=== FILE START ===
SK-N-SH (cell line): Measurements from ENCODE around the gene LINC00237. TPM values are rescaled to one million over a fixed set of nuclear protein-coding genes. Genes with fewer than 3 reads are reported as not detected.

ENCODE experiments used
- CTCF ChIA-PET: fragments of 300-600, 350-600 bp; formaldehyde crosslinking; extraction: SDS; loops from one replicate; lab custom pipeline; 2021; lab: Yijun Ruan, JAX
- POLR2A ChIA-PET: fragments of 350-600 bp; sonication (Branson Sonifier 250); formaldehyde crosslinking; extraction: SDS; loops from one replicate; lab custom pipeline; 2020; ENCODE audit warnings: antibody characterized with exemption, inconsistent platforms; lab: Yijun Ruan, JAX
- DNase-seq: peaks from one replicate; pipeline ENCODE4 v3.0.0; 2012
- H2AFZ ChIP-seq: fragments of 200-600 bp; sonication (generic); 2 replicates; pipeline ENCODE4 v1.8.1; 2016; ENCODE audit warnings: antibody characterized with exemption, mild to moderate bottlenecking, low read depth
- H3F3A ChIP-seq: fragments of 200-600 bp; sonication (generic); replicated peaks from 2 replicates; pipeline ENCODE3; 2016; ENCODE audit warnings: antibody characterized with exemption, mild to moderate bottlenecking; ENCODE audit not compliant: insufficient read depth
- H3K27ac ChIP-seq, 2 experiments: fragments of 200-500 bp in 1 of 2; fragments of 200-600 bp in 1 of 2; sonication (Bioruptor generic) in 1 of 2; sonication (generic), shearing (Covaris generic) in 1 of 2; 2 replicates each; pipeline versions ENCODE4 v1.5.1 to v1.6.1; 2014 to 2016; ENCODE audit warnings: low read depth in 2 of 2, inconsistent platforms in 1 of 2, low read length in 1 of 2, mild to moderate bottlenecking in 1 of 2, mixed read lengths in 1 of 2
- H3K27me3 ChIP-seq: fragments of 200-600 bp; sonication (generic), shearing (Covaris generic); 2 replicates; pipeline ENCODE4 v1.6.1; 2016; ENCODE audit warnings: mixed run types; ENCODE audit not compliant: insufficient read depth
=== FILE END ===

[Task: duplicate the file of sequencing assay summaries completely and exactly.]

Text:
SK-N-SH (cell line): Measurements from ENCODE around the gene LINC00237. TPM values are rescaled to one million over a fixed set of nuclear protein-coding genes. Genes with fewer than 3 reads are reported as not detected.

ENCODE experiments used
- CTCF ChIA-PET: fragments of 300-600, 350-600 bp; formaldehyde crosslinking; extraction: SDS; loops from one replicate; lab custom pipeline; 2021; lab: Yijun Ruan, JAX
- POLR2A ChIA-PET: fragments of 350-600 bp; sonication (Branson Sonifier 250); formaldehyde crosslinking; extraction: SDS; loops from one replicate; lab custom pipeline; 2020; ENCODE audit warnings: antibody characterized with exemption, inconsistent platforms; lab: Yijun Ruan, JAX
- DNase-seq: peaks from one replicate; pipeline ENCODE4 v3.0.0; 2012
- H2AFZ ChIP-seq: fragments of 200-600 bp; sonication (generic); 2 replicates; pipeline ENCODE4 v1.8.1; 2016; ENCODE audit warnings: antibody characterized with exemption, mild to moderate bottlenecking, low read depth
- H3F3A ChIP-seq: fragments of 200-600 bp; sonication (generic); replicated peaks from 2 replicates; pipeline ENCODE3; 2016; ENCODE audit warnings: antibody characterized with exemption, mild to moderate bottlenecking; ENCODE audit not compliant: insufficient read depth
- H3K27ac ChIP-seq, 2 experiments: fragments of 200-500 bp in 1 of 2; fragments of 200-600 bp in 1 of 2; sonication (Bioruptor generic) in 1 of 2; sonication (generic), shearing (Covaris generic) in 1 of 2; 2 replicates each; pipeline versions ENCODE4 v1.5.1 to v1.6.1; 2014 to 2016; ENCODE audit warnings: low read depth in 2 of 2, inconsistent platforms in 1 of 2, low read length in 1 of 2, mild to moderate bottlenecking in 1 of 2, mixed read lengths in 1 of 2
- H3K27me3 ChIP-seq: fragments of 200-600 bp; sonication (generic), shearing (Covaris generic); 2 replicates; pipeline ENCODE4 v1.6.1; 2016; ENCODE audit warnings: mixed run types; ENCODE audit not compliant: insufficient read depth